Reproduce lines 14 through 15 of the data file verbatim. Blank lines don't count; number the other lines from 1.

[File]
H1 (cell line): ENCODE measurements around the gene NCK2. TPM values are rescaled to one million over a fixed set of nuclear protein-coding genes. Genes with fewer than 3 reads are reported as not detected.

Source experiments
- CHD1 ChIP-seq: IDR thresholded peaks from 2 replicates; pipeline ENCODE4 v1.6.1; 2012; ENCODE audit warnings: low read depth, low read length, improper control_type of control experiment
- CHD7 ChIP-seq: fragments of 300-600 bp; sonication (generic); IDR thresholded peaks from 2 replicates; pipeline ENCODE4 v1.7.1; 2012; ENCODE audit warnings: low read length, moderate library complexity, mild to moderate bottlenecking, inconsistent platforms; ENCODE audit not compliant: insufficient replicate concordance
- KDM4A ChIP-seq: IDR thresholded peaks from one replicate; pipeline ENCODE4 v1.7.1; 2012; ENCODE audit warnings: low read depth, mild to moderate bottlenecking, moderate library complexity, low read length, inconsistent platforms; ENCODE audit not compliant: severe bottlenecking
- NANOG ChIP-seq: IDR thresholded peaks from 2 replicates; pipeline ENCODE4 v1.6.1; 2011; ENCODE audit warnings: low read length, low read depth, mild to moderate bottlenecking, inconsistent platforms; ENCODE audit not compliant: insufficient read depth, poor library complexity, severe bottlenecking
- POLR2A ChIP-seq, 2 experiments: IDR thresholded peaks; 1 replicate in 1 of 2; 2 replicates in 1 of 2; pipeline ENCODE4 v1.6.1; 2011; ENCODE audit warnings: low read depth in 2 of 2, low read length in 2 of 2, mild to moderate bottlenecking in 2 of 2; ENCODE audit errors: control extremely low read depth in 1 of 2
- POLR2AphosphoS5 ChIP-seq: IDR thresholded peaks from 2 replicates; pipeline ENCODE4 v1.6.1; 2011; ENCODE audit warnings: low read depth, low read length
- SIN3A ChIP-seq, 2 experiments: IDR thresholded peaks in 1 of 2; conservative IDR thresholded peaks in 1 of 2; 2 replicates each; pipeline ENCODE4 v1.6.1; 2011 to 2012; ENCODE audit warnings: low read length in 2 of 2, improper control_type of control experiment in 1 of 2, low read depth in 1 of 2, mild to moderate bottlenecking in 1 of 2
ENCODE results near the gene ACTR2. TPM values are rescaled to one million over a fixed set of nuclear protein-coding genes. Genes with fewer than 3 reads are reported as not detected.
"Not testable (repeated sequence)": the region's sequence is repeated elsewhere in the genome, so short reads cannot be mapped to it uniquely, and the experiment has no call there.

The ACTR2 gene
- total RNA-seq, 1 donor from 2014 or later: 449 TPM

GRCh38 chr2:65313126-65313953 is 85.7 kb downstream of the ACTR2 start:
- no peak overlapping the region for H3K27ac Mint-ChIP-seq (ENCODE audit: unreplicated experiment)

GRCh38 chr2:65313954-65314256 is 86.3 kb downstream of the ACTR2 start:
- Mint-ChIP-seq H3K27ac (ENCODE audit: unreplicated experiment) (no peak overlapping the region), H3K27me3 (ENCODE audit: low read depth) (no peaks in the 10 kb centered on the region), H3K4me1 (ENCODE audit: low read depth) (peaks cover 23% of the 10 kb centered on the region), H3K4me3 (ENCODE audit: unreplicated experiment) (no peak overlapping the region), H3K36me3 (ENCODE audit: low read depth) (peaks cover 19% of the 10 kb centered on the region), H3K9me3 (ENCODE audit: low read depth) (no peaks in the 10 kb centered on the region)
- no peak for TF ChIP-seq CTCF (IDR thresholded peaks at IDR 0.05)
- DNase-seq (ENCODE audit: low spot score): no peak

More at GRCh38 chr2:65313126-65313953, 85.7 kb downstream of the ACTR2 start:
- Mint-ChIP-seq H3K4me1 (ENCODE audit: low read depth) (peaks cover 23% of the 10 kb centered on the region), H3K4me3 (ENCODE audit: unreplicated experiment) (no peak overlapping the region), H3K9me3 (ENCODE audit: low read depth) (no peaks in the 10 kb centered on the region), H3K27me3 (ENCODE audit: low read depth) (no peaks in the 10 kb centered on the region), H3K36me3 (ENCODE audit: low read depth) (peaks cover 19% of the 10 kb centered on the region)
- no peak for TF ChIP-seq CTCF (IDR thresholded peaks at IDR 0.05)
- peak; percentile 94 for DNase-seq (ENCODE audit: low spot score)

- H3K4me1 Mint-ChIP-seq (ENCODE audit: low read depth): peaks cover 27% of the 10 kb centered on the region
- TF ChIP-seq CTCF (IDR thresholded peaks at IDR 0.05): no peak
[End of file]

GRCh38 chr2:65313126-65313953 is 85.7 kb downstream of the ACTR2 start:
- no peak overlapping the region for H3K27ac Mint-ChIP-seq (ENCODE audit: unreplicated experiment)